import Data.List count_tuple (x:xs) = (length (x:xs) , x) map count_tuple (group "aaaaaabbbbbcccccccaaaaaaaaaaaaaaa")
Here's my (Zevras) solution:
import Data.List encode :: (Eq a) => [a] -> [(Int, a)] encode x = map helper $ group x where helper x = (length x, head x) decode :: [(Int, a)] -> [a] decode xs = concat $ map rep xs where rep (n, x) = take n $ repeat x
N.B., the RLE example is inspired from a blog post by Don Stewart on the same subject. See Don's post for a more elegant solution (which might not be immediately understandable; see Haskell/Understanding arrows for a discussion on
Here’s my solution to the “bonus” problem. The function is called
-- Takes a string like "2a4c11b" and turns it into its encoded -- counterpart; in this case: [(2, 'a'), (4, 'c'), (11, 'b')]. extract :: String -> [(Int, Char)] extract  =  extract (x:xs) = extract' [x] xs -- helper function to keep track of the numbers. -- ns : List of digits ("1234"). extract' :: String -> String -> [(Int, Char)] extract' _  =  extract' ns [x] = [(read ns, x)] -- the last element of the string -- is assumed to be a non-digit. extract' ns (y:z:zs) = if y `elem` ['0','1','2','3','4','5','6','7','8','9'] then extract' (ns ++ [y]) (z:zs) else (read ns, y) : extract' [z] zs
A possible answer to the question "How would you convert the list of tuples (e.g. [(4,'a'), (6,'b')]) into a string (e.g. "4a6b")?"
-- Convert a list of tuples into a string. -- For example, [(4, 'a'), (6, 'b')] becomes "4a6b". -- I begin with a function that converts a single tuple into a string two characters long. -- The intToDigit function converts a interger into a character. For example: intToDigit 1 = '1'. -- If intToDigit isn't used, GHCi will throw a type error. import Data.Char tupleToString :: (Int, Char) -> [Char] tupleToString x = (intToDigit.fst) x:(snd x): -- Now we'll map this function to a list of tuples. We get back a list of strings. -- For example: tuplesToStrings [(1, 'a'), (2, 'b')] = ["1a", "2b"]. tuplesToStrings  =  tuplesToStrings (x:xs) = tupleToString x : tuplesToStrings xs -- A little concat and we're done. tuplesToString xs = (concat . tuplesToStrings) xs Test with the function call tuplesToString [(4,'a'), (6,'b')] ==> "4a6b"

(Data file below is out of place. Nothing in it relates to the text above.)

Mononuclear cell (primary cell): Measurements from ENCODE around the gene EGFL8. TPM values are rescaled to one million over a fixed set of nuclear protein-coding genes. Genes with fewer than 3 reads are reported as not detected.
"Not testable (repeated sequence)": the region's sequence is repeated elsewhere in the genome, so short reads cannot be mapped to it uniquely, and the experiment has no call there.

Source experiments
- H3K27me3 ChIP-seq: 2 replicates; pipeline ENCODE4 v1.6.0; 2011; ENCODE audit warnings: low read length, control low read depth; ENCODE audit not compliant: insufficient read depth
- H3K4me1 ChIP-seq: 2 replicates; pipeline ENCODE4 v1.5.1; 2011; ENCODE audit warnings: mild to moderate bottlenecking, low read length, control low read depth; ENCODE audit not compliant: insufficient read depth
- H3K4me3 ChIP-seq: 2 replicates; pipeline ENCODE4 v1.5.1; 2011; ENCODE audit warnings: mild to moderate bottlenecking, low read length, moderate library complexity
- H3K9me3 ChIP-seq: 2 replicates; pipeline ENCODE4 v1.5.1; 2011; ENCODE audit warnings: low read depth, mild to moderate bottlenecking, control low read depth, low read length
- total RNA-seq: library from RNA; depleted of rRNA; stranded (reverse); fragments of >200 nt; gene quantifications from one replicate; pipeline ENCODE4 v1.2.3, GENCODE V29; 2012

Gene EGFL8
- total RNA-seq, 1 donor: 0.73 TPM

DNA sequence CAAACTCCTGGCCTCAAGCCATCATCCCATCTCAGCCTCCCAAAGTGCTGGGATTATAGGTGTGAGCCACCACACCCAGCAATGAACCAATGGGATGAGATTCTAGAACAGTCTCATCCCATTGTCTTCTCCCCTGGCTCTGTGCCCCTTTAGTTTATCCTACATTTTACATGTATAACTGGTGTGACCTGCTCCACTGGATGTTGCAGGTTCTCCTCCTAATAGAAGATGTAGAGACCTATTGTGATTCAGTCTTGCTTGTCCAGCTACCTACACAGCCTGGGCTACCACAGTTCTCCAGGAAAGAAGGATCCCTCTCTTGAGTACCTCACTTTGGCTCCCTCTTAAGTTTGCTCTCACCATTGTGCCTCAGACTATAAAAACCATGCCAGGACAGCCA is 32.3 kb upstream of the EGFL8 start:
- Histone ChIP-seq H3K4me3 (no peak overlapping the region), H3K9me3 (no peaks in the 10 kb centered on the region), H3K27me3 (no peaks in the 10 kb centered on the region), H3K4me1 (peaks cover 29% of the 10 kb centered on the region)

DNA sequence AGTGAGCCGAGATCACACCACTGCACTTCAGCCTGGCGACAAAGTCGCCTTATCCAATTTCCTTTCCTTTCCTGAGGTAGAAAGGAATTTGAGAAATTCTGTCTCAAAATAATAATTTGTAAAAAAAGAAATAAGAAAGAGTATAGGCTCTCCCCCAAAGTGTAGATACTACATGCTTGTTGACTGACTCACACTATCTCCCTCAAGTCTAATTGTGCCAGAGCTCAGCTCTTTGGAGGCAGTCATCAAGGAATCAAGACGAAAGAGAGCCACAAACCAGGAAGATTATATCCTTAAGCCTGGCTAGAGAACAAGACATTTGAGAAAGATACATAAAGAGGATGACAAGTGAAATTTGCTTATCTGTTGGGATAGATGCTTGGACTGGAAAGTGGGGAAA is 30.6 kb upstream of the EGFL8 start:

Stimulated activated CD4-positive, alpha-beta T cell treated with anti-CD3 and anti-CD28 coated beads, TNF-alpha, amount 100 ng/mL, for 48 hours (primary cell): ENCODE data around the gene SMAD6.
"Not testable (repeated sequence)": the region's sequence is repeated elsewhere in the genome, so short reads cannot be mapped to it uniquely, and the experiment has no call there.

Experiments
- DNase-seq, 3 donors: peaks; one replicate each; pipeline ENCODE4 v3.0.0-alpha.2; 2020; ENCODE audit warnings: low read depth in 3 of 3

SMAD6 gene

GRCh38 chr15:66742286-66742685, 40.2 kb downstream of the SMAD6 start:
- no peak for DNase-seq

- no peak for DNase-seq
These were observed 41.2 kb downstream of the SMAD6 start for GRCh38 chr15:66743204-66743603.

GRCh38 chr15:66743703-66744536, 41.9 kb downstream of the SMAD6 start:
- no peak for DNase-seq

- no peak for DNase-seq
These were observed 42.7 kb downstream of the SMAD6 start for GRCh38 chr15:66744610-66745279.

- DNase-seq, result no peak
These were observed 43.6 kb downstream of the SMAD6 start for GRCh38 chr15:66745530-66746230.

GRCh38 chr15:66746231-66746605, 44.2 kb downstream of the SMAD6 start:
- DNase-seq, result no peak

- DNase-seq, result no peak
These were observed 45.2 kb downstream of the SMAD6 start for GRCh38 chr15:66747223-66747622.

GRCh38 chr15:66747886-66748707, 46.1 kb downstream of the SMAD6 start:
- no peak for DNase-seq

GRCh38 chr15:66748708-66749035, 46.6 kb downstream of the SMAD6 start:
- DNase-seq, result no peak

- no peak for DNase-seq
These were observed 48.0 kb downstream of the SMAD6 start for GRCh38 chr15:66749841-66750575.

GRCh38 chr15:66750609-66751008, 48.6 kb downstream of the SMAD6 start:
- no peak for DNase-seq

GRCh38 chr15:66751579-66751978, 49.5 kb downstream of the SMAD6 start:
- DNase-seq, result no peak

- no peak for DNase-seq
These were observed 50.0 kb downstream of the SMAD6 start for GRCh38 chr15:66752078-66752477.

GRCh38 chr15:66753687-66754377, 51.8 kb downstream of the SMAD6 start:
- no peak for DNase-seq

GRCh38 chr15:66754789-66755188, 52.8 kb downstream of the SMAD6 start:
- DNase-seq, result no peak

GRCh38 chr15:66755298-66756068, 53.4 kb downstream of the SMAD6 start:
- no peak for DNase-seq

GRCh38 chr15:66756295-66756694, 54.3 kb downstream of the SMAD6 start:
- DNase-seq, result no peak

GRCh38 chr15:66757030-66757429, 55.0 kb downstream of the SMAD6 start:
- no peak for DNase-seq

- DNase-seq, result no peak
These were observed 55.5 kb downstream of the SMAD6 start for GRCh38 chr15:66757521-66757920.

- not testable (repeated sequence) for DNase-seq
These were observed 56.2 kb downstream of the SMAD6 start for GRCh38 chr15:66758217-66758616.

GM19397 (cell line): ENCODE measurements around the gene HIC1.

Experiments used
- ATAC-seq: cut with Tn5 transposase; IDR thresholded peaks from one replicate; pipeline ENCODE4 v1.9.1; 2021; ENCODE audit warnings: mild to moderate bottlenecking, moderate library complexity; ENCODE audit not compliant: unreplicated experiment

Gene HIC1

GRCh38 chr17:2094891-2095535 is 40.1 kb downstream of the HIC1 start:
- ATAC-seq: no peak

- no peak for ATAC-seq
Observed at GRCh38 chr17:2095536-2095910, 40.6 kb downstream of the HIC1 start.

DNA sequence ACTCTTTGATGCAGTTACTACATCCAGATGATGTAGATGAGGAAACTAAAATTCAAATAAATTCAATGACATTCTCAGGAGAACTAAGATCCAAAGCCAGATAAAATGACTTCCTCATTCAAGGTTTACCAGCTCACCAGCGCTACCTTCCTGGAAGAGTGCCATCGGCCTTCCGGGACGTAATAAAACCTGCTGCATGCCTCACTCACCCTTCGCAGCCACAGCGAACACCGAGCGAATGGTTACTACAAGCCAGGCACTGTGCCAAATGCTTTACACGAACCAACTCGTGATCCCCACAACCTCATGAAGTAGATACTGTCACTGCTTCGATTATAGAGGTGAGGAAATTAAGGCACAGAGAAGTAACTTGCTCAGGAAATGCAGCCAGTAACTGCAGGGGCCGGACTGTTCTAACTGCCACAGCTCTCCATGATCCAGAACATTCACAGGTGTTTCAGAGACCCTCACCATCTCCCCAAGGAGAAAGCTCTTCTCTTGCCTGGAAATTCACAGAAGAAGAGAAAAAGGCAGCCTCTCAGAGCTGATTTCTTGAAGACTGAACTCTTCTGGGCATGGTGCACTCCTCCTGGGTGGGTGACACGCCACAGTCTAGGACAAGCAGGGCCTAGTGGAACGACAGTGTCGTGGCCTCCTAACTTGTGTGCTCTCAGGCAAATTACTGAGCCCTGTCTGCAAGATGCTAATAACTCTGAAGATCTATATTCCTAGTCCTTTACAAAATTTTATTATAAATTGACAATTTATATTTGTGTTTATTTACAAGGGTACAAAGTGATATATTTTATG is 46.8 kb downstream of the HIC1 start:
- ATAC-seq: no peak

Tips and tricksEdit
scanSum (takeInt 10 [1..]) and
takeInt 10 (scanSum [1..]) have the same value. This is possible because Haskell is a lazy language, thus in both cases the result is only evaluated as needed.
getElemAt :: Int -> [a] -> a getElemAt _  = error "Index too large" -- a custom error message, just for extra "sugar" getElemAt 0 ls = head ls getElemAt n ls = getElemAt (n-1) (tail ls)
-- this is just like the Prelude function last lastOf :: [a] -> a lastOf  = error "Empty list" lastOf (x:) = x lastOf (_:xs) = lastOf (xs) -- somewhat more complicated alternative with no pattern matching lastOf :: [a] -> a lastOf  = error "Empty list" lastOf ls = if (null (tail ls)) then head ls else lastOf (tail ls) -- this is just like the Prelude init dropLast :: [a] -> [a] dropLast  = error "Empty list" dropLast (x:) =  dropLast (x:xs) = x : (dropLast xs) -- again, the head/tail alternative dropLast :: [a] -> [a] dropLast  = error "Empty list" dropLast ls = if (null (tail ls)) then  else ((head ls) : dropLast (tail ls))